I was so blinded by this lovely striped bark, I forgot to look up and take note of the leaves, leaving my stumped on the identity of the beauty. I’m thinking it may be a Crepe Myrtle. I have a few lovely trunk mysteries on my hands here. Any bark experts out there?
This neighborhood is proof that gardening is contagious and these neighbors all have the bark bug.
Around the block, there was a pair of trees with splendid colorful peeling bark. I believe these are Pacific Madrones, which you don’t see in city gardens too often, since they usually like to grow wild on a sunny dry slope. I did remember to get a shot of the foliage for identification purposes. Glossy, evergreen foliage is a nice bonus with that fantastic bark.
A little bit better view of our mystery striped friend here. It was a vase shaped multi-trunked creature, which still leaves me guessing it’s a crepe myrtle.
Could we have another crepe myrtle here? Or do I have crepe myrtle fever, seeing them everywhere I look? Perhaps a Stewartia? Maybe the first photo is also a Stewartia? I really need to remember to look up.
Looks like a spectacular old manzanita has since departed, but the skeleton remains. Can you blame them for getting too attached to let it go?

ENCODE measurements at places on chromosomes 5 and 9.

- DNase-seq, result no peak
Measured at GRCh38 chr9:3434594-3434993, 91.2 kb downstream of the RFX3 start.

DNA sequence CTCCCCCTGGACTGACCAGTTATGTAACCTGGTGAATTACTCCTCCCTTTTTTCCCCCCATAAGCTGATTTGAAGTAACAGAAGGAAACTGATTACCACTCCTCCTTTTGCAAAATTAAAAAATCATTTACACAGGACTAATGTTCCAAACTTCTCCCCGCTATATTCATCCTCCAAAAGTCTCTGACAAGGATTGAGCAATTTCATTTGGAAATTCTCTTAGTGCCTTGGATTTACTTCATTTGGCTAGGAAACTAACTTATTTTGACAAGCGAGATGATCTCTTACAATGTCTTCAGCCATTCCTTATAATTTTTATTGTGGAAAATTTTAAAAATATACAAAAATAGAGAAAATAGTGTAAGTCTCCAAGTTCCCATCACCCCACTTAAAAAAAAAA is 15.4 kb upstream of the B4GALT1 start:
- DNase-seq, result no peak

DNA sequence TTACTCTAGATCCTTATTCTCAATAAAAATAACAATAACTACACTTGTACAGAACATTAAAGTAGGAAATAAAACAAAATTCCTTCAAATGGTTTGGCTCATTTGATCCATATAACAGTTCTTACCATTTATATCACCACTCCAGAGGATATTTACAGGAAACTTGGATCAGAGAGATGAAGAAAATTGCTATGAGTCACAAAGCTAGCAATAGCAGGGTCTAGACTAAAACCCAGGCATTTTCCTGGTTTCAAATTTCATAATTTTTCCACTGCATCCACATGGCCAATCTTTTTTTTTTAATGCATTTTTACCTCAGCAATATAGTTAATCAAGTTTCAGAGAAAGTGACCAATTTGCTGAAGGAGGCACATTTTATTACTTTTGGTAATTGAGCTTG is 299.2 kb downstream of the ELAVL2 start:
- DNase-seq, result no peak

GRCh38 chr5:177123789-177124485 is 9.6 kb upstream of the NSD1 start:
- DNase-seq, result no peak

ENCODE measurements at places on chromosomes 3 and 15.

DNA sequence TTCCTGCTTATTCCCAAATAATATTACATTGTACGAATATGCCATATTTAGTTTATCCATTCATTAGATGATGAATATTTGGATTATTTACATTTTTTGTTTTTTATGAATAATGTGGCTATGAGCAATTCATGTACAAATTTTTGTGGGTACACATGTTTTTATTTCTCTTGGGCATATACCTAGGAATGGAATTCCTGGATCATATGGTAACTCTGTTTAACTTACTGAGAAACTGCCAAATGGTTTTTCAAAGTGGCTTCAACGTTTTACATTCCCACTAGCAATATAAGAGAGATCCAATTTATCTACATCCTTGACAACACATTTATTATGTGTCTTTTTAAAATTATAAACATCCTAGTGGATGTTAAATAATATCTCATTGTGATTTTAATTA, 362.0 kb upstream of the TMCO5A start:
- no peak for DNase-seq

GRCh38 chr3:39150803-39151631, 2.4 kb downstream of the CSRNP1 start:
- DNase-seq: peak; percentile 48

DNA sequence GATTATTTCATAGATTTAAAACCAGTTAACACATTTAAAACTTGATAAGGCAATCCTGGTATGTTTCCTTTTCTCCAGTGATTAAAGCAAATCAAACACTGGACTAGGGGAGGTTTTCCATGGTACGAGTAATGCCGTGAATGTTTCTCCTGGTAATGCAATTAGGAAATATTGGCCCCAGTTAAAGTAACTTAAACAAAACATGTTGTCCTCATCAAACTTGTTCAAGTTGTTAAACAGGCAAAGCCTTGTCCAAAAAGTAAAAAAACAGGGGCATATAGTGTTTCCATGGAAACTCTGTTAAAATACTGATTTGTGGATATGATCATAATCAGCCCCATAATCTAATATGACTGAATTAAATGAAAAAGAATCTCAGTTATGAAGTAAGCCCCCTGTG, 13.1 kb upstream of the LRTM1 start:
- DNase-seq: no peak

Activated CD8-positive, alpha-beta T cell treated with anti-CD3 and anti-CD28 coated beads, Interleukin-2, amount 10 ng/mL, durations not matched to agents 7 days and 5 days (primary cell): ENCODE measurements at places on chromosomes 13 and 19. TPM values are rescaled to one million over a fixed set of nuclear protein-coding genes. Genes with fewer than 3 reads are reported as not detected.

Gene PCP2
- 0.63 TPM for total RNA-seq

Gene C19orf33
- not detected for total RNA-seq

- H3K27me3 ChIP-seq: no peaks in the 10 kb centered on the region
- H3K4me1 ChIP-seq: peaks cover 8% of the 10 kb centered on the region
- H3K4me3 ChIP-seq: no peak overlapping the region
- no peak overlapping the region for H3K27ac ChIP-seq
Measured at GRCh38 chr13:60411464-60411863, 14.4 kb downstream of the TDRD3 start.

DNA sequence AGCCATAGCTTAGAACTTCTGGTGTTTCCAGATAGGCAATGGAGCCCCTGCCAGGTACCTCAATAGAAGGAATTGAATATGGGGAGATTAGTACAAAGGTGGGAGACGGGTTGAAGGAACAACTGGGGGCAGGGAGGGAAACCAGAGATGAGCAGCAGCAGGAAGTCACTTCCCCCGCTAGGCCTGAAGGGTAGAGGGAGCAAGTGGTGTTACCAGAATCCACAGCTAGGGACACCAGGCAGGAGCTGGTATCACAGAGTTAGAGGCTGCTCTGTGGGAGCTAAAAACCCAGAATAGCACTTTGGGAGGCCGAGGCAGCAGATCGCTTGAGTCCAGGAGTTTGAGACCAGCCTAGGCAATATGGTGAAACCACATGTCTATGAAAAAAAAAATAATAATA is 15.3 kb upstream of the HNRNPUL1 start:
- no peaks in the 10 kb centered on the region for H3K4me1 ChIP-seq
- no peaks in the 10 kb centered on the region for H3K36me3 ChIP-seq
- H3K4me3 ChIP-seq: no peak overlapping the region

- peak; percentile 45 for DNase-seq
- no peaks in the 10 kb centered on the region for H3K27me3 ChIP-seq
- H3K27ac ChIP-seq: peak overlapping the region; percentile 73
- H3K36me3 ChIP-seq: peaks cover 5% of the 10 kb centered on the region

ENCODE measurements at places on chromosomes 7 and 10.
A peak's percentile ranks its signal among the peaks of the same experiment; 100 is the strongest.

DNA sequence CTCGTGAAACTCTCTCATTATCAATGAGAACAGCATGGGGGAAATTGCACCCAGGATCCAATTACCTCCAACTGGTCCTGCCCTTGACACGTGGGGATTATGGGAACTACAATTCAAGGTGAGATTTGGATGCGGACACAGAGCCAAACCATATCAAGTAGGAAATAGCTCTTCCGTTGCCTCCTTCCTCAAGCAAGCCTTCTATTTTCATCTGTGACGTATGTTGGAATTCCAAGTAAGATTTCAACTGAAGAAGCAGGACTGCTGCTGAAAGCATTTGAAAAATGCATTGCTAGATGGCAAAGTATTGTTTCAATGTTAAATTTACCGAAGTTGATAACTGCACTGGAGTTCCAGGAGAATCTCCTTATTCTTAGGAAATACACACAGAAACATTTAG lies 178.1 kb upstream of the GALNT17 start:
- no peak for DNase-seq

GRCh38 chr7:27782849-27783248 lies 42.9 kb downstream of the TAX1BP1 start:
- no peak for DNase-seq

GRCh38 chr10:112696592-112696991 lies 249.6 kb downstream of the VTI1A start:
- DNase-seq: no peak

This one I’m fairly certain isn’t a case of spotted crepe myrtle fever, I remembered to look up at the leaves. Or rather, they were at eye level, so I couldn’t be so absent minded.
I find these gardeners very clever, planting trees with such beguiling bark one could forgot to look around at the rest of the tree or even the rest of the garden. That’ll make it much easier to pass the winter months, passing by these trunks on their way in and out of the garden.
I know the end of the gardening season can be a sore subject for some of us, not everybody shares my love of fall and winter, but good winter interest in the garden surely helps. What keeps you going in the winter garden?